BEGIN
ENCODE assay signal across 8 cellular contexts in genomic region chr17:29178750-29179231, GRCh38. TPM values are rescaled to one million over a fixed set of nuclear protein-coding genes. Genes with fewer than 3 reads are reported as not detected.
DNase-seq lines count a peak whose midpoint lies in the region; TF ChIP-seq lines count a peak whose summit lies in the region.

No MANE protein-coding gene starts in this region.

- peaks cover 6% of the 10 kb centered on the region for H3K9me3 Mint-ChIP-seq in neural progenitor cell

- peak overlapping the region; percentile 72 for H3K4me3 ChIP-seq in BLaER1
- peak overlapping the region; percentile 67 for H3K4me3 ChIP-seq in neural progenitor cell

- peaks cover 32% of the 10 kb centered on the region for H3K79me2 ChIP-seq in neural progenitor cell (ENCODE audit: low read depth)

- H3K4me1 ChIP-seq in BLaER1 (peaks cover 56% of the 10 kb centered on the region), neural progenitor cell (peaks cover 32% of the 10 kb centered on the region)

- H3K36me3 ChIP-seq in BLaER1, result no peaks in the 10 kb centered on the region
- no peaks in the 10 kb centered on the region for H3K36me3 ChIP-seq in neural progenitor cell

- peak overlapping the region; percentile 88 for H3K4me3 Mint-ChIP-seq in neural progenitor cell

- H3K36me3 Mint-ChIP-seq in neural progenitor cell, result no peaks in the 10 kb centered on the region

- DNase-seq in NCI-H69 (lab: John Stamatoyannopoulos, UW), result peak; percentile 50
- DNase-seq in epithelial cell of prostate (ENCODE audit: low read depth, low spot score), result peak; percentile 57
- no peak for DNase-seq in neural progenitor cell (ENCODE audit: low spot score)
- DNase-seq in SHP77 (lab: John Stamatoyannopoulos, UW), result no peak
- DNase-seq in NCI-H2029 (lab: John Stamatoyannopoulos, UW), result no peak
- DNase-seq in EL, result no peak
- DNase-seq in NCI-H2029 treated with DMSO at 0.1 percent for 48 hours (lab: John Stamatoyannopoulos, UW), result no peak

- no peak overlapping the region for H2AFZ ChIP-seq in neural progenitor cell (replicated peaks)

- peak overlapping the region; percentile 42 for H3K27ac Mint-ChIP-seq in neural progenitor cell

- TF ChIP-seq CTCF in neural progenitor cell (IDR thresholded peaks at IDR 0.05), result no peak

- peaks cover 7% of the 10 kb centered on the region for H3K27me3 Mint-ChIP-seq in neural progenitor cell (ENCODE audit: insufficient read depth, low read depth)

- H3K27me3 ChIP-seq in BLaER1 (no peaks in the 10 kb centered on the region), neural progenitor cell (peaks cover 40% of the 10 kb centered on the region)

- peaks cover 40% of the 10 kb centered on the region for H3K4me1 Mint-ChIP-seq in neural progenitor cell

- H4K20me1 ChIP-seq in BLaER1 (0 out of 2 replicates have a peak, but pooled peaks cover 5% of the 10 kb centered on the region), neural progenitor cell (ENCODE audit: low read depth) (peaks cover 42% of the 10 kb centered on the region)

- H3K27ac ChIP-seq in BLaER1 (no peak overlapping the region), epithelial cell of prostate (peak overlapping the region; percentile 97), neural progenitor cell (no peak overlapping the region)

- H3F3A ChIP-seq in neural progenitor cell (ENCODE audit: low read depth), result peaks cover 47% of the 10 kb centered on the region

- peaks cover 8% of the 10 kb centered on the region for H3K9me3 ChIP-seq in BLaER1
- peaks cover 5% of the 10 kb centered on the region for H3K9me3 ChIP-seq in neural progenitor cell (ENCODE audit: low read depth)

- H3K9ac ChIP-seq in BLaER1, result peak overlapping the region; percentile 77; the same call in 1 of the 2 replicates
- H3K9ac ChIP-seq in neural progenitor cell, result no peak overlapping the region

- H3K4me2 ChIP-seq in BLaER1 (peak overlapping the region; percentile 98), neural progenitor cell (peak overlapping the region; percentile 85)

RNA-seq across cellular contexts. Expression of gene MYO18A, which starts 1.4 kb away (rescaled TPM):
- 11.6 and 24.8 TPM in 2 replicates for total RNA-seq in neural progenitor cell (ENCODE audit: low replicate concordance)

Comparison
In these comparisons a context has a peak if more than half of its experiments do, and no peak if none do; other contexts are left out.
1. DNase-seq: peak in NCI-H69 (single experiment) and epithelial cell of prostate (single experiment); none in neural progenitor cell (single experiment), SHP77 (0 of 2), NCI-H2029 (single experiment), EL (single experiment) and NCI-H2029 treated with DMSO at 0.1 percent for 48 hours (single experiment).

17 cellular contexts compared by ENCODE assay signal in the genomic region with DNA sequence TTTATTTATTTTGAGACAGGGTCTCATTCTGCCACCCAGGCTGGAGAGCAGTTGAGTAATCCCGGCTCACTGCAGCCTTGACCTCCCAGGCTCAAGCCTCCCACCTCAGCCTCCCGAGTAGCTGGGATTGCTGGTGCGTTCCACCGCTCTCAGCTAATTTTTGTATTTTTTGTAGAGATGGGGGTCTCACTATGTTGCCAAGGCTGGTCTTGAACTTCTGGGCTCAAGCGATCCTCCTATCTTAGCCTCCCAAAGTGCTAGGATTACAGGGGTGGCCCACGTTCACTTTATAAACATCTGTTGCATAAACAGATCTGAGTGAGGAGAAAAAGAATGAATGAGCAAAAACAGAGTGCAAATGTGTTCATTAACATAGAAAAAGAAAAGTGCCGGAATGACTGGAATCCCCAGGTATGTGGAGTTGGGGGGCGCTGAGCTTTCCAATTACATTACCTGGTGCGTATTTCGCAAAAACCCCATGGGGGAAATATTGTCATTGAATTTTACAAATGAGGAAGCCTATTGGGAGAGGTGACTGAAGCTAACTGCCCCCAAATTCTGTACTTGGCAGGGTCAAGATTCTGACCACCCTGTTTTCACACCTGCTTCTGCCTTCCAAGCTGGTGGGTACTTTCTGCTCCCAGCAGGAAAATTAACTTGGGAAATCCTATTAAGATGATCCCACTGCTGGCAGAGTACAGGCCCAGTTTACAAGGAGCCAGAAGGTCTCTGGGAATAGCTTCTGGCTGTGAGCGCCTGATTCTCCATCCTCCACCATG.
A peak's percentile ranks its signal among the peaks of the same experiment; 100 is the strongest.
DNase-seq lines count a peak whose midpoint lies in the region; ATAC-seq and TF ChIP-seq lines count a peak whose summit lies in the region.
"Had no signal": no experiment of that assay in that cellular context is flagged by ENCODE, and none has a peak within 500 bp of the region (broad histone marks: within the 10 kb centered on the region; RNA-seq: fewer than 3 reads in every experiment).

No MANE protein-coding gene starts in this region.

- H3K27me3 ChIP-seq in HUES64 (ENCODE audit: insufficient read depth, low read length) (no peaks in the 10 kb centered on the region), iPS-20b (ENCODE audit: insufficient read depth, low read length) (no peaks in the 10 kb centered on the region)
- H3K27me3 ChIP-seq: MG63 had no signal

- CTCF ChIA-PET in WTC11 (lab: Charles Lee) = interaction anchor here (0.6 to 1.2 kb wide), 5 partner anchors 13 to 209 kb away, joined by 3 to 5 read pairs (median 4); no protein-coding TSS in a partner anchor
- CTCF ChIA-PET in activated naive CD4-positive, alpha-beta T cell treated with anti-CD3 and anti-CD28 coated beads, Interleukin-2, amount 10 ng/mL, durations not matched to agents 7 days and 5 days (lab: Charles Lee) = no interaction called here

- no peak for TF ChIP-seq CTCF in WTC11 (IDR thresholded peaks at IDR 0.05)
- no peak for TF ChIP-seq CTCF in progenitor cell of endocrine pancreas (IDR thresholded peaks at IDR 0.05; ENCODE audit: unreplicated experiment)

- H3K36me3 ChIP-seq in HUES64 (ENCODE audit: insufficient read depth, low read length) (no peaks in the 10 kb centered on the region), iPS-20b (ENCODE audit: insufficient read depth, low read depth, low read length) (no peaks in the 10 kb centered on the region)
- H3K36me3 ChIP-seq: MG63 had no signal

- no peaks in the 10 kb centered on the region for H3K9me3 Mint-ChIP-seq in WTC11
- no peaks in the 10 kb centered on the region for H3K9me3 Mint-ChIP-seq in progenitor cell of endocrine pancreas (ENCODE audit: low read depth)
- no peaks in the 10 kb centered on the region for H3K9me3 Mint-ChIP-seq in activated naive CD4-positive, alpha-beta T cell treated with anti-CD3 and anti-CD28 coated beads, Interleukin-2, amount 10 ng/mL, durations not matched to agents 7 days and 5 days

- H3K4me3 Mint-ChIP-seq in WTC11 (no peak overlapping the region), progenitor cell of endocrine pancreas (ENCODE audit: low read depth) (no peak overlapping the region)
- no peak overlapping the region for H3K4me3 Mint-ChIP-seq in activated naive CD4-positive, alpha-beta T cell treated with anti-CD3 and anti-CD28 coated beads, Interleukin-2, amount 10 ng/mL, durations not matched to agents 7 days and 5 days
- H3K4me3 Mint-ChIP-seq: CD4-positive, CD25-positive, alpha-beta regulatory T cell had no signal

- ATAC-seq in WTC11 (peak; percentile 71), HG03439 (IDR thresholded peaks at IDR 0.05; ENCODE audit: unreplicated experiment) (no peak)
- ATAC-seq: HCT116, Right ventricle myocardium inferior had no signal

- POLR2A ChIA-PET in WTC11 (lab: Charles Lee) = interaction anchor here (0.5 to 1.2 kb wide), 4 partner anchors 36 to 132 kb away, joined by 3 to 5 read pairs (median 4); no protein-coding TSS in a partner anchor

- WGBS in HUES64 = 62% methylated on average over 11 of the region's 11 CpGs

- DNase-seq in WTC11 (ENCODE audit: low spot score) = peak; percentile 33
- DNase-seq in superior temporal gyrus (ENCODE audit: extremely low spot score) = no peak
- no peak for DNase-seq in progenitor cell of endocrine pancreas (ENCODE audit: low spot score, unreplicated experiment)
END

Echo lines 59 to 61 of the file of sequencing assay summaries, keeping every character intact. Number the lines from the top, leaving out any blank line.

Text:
- ATAC-seq: HCT116, Right ventricle myocardium inferior had no signal

- POLR2A ChIA-PET in WTC11 (lab: Charles Lee) = interaction anchor here (0.5 to 1.2 kb wide), 4 partner anchors 36 to 132 kb away, joined by 3 to 5 read pairs (median 4); no protein-coding TSS in a partner anchor

- WGBS in HUES64 = 62% methylated on average over 11 of the region's 11 CpGs